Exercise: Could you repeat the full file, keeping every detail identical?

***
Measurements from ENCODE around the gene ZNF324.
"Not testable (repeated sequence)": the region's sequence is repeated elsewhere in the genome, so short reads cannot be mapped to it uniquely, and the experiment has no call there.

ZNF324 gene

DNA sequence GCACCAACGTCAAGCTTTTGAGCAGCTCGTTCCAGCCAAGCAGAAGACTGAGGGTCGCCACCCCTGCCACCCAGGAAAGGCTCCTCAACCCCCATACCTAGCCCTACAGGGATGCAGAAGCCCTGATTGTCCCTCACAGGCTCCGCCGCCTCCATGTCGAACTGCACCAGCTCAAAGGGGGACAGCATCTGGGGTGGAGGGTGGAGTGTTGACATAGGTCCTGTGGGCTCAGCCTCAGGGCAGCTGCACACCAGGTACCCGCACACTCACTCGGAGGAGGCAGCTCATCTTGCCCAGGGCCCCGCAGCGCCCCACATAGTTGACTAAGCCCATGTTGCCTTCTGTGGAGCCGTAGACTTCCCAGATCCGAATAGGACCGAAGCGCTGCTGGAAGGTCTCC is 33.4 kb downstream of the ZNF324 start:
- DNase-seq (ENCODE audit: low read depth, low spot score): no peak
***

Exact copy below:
Measurements from ENCODE around the gene ZNF324.
"Not testable (repeated sequence)": the region's sequence is repeated elsewhere in the genome, so short reads cannot be mapped to it uniquely, and the experiment has no call there.

ZNF324 gene

DNA sequence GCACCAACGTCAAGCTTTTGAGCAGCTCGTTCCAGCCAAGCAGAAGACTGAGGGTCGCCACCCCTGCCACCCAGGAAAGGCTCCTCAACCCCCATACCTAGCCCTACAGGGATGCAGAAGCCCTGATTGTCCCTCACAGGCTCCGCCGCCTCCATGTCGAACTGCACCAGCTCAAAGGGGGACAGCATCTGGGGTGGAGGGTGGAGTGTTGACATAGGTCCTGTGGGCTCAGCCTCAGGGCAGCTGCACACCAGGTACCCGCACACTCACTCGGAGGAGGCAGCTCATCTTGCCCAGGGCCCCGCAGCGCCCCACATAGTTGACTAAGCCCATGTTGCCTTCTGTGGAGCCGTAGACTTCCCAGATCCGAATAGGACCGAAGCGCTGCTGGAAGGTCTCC is 33.4 kb downstream of the ZNF324 start:
- DNase-seq (ENCODE audit: low read depth, low spot score): no peak